Review: I Am Not Your Perfect Mexican Daughter Is A Compelling Must-Read

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The beginning of this compelling story immediately hooked me in. It starts with the narrator describing how her dead sister looks, her smug smile, and the ugly dress she was wearing. I was immediately compelled, wanting to know more about the sister and how she died. Right away I knew that this book, I Am Not Your Perfect Mexican Daughter by Erika L. Sanchez, would be awesome. And it was.

This book centers around a Mexican-American family dealing with the loss of their daughter, Olga. Olga was perfect; she helped around the house, never complained, and only went to three places: school, work, and home. Olga was your perfect Mexican daughter. Julia, unfortunately, was not. And since Olga was her parents’ favorite, everyone blames Olga’s death on Julia. But when Julia finds clues that lead her to think that Olga wasn’t as perfect as everyone thought she was, she is determined to find out more. And, as she goes through quinceaneras, love, and self-hate, not only does Julia figure out who Olga was, she starts to figure out herself, even if it isn’t completely clear.

I enjoyed this book because it gave me a view into the life of someone whose scenario was much different than mine. Julia (the main character), is a first-generation Mexican American, so her ethnicity is different than mine, because I am a second-generation Filipino American. Additionally because she is in high school, she worries about college, and she goes to parties that are NOT like the parties I usually had before the coronavirus. But, there were a lot of things this book I could relate to. Julia and her mom (Ama) fight a lot, and don’t always agree with each other. Sometimes I feel like my mom and I are completely different people, because we argue and have very different personalities.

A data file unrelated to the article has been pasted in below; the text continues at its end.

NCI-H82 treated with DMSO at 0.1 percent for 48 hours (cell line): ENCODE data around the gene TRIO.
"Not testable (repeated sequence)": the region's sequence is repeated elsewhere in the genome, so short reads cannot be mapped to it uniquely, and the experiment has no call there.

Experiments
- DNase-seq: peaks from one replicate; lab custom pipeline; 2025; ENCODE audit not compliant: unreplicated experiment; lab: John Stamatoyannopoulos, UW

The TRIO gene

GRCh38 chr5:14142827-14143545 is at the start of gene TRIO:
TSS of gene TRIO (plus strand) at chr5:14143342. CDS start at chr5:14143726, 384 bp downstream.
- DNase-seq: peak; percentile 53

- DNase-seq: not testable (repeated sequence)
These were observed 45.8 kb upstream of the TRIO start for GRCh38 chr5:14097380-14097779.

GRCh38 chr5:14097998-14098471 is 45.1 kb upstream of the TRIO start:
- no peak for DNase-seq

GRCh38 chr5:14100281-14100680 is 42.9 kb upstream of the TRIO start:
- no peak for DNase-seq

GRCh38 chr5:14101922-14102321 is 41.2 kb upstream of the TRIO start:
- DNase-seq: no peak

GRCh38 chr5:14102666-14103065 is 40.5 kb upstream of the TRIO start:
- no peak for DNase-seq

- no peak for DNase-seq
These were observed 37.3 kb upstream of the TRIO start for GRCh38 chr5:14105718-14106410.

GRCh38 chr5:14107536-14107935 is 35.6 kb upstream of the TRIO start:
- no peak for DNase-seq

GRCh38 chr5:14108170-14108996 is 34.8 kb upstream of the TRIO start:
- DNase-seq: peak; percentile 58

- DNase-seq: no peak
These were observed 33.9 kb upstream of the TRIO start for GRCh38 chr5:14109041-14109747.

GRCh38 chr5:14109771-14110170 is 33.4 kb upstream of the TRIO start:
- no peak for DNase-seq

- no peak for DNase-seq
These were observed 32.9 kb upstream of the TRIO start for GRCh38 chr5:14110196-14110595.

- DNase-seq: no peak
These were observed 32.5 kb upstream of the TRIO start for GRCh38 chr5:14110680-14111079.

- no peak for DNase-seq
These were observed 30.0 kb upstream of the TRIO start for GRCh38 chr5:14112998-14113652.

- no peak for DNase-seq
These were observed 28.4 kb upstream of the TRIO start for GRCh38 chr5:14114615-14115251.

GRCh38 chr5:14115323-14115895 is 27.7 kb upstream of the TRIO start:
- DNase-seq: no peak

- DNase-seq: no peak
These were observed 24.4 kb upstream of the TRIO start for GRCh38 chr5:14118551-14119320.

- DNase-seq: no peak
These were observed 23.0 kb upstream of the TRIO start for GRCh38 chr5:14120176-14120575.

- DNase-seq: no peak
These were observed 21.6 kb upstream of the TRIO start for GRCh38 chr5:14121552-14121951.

Also, I loved how the story was very deep and meaningful, but also really funny, which is what I love to see in books. It was also very diverse, because Julia has a quinceanera, she pronounces her name with an H, and goes to Mexico at one point of in the book. I believe Hispanic teens will really enjoy seeing themselves represented in this story. Or, people like me will enjoy learning about a different culture and heritage.

This book is definitely for teens 12 and up. There is a lot of swearing, and there are many mature topics and scenes in the book. I had to ask my mom about some of the things mentioned. Yet overall, this is a book you can learn from and a book that you keep your eyes on, awaiting what’s next.

I rate this book four out of four roses! My favorite character was definitely Julia’s English teacher, because he supported her when other people didn’t, and also helped her get into her dream college. Check out this book!!

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